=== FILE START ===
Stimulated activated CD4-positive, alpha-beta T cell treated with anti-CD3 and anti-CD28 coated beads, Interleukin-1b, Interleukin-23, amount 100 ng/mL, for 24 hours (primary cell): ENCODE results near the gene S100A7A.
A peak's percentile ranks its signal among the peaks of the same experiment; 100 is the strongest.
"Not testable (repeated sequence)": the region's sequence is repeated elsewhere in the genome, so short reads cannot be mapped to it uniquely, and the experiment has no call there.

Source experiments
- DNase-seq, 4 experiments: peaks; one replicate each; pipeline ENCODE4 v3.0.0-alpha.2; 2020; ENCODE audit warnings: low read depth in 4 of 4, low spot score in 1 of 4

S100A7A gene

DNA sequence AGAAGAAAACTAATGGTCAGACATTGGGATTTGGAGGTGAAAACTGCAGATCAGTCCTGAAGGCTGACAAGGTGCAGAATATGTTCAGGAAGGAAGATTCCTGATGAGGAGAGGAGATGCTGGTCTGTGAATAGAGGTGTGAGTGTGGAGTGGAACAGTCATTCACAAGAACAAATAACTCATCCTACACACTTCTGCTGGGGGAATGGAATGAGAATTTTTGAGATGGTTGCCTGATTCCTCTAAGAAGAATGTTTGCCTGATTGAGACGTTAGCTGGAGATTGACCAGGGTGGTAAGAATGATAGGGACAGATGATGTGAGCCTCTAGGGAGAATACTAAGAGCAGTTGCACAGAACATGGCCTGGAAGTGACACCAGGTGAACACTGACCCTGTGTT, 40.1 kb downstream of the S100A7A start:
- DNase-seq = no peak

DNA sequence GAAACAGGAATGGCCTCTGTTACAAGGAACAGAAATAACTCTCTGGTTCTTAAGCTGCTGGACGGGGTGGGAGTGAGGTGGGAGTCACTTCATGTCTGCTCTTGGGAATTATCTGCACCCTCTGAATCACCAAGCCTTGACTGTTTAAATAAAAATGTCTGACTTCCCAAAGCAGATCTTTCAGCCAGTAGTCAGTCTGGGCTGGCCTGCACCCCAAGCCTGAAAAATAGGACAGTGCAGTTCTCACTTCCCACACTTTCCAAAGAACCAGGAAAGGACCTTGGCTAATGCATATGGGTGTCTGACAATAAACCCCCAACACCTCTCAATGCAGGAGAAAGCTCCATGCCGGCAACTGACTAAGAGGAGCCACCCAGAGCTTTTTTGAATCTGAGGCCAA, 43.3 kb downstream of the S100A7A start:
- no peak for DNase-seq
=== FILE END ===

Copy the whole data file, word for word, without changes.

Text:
Stimulated activated CD4-positive, alpha-beta T cell treated with anti-CD3 and anti-CD28 coated beads, Interleukin-1b, Interleukin-23, amount 100 ng/mL, for 24 hours (primary cell): ENCODE results near the gene S100A7A.
A peak's percentile ranks its signal among the peaks of the same experiment; 100 is the strongest.
"Not testable (repeated sequence)": the region's sequence is repeated elsewhere in the genome, so short reads cannot be mapped to it uniquely, and the experiment has no call there.

Source experiments
- DNase-seq, 4 experiments: peaks; one replicate each; pipeline ENCODE4 v3.0.0-alpha.2; 2020; ENCODE audit warnings: low read depth in 4 of 4, low spot score in 1 of 4

S100A7A gene

DNA sequence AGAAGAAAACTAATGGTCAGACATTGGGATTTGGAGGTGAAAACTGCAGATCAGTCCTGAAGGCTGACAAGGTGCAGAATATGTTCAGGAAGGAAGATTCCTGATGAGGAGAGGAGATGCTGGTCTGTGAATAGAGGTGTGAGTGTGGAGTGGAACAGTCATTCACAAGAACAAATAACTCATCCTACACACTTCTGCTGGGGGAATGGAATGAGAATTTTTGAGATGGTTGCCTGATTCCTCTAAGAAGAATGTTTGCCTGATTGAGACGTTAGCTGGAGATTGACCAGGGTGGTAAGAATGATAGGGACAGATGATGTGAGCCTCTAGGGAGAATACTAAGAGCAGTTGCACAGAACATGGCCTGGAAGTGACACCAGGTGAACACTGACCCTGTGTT, 40.1 kb downstream of the S100A7A start:
- DNase-seq = no peak

DNA sequence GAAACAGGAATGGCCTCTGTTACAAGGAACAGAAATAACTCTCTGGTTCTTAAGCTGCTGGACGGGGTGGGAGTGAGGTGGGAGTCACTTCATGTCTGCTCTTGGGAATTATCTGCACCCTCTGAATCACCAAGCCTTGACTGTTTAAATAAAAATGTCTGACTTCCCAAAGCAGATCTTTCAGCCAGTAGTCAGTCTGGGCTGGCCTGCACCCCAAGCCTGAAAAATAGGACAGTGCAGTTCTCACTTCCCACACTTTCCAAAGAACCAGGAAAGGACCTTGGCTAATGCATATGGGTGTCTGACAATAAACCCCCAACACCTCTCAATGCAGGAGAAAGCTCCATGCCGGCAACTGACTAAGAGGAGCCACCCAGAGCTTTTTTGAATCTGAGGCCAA, 43.3 kb downstream of the S100A7A start:
- no peak for DNase-seq